But it was Japanese bioengineer Takuo Aoyagi, in the early 1970s, who first developed a noninvasive way of using the light transmitted through the ear and went on to develop a pulse oximeter. From then up until today, the size of the tech has become smaller and ‚Äď crucially ‚Äď cheaper to build, so more people were able to get their hands on it.
Pulse oximeter and wearables you can buy right now
Pulse oximeters are starting to find their way into some big name wearables and that data is being used in very different ways. Arguably it started with the Withings Pulse Ox fitness tracker, which measured blood oxygen levels when you placed your finger on the sensor on the back of the device. But things have changed since then, and now the process of taking those measurements happen much more easily from the wrist.
Garmin's new Fenix 5X Plus is the company's biggest outdoor sports watch yet, and it also introduces something it's calling Pulse Ox Acclimation. This essentially brings a wrist-based pulse oximeter to the 5X Plus to measure oxygen saturation. It uses the data alongside elevation data to analyse how well your body is acclimating to high altitudes.
This is particularly useful for anyone that's into hiking, alpine sports and going on big expeditions. With elevation data you can view how oximeter readings are changing relative to your elevation.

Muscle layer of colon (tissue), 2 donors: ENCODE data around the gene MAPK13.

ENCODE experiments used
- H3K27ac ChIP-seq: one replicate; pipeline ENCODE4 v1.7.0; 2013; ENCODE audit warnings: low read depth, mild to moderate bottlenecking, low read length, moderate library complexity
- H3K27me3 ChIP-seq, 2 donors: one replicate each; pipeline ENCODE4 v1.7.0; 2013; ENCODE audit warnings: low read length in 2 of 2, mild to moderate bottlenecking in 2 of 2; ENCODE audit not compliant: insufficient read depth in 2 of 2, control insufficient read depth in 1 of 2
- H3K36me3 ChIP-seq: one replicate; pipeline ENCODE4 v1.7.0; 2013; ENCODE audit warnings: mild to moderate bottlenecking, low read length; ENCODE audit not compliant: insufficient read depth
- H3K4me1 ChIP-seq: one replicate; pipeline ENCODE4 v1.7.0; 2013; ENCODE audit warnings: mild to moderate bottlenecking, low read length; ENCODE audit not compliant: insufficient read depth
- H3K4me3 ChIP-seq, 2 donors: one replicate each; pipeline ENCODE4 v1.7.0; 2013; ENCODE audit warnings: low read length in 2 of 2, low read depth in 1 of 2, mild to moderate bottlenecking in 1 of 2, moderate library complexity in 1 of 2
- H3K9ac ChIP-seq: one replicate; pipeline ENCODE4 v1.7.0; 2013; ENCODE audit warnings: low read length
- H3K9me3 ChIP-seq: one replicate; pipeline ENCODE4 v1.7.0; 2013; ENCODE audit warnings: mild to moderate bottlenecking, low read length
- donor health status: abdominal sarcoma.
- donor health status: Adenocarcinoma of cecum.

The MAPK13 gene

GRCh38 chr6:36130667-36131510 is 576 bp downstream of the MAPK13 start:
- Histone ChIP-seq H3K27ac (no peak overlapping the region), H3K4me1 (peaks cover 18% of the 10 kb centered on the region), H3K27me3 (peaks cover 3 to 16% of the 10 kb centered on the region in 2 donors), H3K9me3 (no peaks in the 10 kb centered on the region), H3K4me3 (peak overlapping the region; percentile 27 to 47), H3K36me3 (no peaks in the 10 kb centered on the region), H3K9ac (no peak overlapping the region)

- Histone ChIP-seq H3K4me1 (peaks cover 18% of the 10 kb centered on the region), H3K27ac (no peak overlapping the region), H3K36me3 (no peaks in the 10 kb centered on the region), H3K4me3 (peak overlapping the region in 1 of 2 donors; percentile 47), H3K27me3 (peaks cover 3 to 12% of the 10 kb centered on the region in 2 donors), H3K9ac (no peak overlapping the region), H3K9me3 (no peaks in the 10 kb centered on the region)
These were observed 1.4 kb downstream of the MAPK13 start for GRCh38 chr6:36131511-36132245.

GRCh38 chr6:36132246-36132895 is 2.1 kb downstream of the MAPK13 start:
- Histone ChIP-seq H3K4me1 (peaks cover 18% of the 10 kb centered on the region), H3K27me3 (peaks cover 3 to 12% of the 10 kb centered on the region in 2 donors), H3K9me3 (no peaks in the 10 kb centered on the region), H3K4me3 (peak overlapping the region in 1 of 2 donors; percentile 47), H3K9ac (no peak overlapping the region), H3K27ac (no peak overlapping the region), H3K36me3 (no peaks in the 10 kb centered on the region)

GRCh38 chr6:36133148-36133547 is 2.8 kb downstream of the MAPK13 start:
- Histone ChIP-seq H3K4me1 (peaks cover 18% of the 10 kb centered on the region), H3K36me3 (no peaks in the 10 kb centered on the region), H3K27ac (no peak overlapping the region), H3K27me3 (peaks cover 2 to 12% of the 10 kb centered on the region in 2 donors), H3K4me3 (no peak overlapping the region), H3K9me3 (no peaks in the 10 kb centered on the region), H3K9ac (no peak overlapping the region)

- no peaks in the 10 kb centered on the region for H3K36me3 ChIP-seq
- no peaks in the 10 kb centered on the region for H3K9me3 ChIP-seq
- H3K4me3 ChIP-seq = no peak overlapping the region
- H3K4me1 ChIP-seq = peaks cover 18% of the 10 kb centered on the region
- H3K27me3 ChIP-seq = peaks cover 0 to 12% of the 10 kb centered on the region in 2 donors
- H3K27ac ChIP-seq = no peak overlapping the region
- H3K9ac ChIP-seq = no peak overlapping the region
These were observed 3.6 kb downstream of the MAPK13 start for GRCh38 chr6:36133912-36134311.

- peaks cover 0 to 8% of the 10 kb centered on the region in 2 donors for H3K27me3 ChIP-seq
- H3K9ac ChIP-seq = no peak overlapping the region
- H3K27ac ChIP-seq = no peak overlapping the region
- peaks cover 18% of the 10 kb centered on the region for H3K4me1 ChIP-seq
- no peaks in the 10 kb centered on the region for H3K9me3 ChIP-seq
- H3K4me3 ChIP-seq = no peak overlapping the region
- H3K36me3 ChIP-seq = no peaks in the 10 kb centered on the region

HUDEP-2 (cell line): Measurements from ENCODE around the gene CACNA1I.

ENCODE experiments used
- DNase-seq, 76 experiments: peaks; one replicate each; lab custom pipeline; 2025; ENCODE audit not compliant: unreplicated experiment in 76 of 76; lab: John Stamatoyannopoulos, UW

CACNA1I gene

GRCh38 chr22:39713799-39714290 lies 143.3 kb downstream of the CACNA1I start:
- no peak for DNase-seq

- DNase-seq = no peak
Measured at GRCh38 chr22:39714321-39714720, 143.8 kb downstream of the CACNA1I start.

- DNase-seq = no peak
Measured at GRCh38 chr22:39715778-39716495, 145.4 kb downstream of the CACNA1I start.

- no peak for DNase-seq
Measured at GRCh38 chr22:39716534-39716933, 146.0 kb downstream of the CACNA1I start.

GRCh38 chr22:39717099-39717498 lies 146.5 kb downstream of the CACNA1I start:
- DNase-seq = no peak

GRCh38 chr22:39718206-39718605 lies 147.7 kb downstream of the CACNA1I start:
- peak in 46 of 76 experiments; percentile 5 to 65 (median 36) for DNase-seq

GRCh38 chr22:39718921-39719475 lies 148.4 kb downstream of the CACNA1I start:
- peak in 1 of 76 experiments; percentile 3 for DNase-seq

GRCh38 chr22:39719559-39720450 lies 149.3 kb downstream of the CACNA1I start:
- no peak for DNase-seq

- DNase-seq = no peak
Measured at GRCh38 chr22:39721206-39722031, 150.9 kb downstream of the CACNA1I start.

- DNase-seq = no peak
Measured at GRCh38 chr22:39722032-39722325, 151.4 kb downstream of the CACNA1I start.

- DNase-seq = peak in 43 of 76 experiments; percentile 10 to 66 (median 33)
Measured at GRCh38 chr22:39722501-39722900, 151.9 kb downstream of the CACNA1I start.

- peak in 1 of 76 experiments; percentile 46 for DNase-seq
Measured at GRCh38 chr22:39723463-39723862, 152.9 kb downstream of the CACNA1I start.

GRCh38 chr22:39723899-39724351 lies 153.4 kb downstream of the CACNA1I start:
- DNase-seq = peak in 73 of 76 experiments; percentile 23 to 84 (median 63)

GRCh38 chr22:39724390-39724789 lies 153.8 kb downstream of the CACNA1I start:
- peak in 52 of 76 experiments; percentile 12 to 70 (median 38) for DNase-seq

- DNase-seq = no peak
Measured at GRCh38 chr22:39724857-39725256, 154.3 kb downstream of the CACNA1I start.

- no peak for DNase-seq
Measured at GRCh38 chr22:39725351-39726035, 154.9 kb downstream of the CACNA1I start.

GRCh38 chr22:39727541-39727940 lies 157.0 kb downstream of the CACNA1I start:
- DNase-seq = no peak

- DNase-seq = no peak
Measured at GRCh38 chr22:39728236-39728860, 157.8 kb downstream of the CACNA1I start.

We've also mentioned Fitbit's interest in measuring oxygen saturation, but unlike Garmin, it's thinking of the potential for using that data in serious health tracking.
Both its Ionic and Versa smartwatches include a light-based SpO2 sensor, which is a pulse oximeter that measures blood oxygen levels. We know that Fitbit wants to tackle sleep apnea in a big way, and the ability to take oxygen measurements from your blood can offer valuable insights relative to exploring a sleep disorder that affects around 18 million Americans. Right now though, that sensor remains untapped and will do until Fitbit feels it's ready to make use of it.
Wearables that could get in on the pulse oximeter action
Now that the likes of Fitbit and Garmin have embraced pulse oximeter technology, it seems like it's only a matter of time before others join in. There was of course that iFixit teardown of the Apple Watch that claimed to discover an untapped pulse oximeter. Apple, though, didn't claim it could measure blood oxygen levels from its smartwatch.
Despite seemingly putting a nail in the head of its wearables business outside of VR and AR, Microsoft filed patents in 2017 that hint towards a more health-focused device device that looks a lot like a Microsoft Band. It would apparently use a built-in pulse oximeter to measure radial pulse pressure or aortic pulse wave velocity, which is said to correlate with blood pressure. Don't be surprised if Samsung and others are looking at the space too.
Just like measuring heart rate and other biometric data, there will be concerns about the accuracy of this data, but it's clearly a strong sign that both consumer and clinical-grade wearables are starting to surface, breaking away from the usual clip-on style devices to show that there is a growing belief the tech can now work well enough from the wrist.